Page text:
So, the work of the UX specialist is basically to “validate” all these assumptions (rather than “discover”) against real world scenarios. In the process you can be sure that many requirements will be dropped, others will be changed, and new ones will be uncovered.
Our aim, as UX specialists, is to design correct usable things, (rather than wrong usable things) and a big part of this is achieved by conducting correct user requirements gathering (commonly known as User Research) by applying the correct research tools to each project. These can include Contextual Inquiries, Field Studies, Cultural Probes, Focus Groups, etc, depending on time, budget, scope and availability of people. Different approaches require different resources.

In conclusion, the sooner a project is correctly aligned with the real user needs, and the requirements are traced from the beginning to the end of all projects, the higher the chances are of having a good return on the money invested in software development.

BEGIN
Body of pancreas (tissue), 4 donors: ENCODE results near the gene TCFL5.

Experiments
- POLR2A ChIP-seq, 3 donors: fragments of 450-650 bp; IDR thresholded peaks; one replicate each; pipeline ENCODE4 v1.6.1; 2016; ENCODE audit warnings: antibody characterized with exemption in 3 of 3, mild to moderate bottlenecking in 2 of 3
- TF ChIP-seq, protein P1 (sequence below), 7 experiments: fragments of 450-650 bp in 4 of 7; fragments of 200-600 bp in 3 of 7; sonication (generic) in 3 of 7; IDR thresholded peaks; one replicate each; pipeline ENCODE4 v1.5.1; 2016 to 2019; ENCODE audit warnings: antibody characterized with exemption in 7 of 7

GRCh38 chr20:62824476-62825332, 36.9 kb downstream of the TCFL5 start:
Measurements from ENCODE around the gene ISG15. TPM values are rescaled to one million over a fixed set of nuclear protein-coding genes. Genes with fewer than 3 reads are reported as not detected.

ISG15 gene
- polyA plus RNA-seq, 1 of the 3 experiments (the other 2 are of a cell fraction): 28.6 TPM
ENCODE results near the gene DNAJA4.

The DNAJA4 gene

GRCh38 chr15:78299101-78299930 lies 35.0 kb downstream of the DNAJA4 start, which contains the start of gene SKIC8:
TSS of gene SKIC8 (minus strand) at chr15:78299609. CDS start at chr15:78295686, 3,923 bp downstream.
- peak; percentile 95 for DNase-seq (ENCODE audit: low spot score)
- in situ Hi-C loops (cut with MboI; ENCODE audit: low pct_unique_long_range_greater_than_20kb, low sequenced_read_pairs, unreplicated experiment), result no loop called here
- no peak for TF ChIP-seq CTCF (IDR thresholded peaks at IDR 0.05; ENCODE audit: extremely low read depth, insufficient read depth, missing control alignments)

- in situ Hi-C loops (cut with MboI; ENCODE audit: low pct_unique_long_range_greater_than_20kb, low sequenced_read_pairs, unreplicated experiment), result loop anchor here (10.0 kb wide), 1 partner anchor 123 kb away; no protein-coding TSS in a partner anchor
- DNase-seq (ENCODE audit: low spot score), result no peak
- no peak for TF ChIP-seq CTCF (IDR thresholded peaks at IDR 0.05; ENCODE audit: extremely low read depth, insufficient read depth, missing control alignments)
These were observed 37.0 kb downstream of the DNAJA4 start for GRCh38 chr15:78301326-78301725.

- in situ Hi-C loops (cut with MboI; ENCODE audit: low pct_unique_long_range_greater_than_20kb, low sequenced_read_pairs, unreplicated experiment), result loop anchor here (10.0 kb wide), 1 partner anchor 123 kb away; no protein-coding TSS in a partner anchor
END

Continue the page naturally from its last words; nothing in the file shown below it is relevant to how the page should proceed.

Is your value proposition easy to understand?

Frog design presents us with this nice short video that mixes two of my great passions: Experience Design and… Cars 🙂

So, they ask us a very simple question: Is your value proposition easy to understand to the client?

In a world of interconnected objects, ecosystems of products and so on, it’s hard for a common citizen to put in words what does he/she actually likes in an iPhone… But if you ask someone why does he/she likes to drive a vintage sports car… well, you might end up having a 3 hours chat on the subject.

So, the challenge for us, Designers, is to SIMPLIFY, SIMPLIFY, SIMPLIFY services and objects.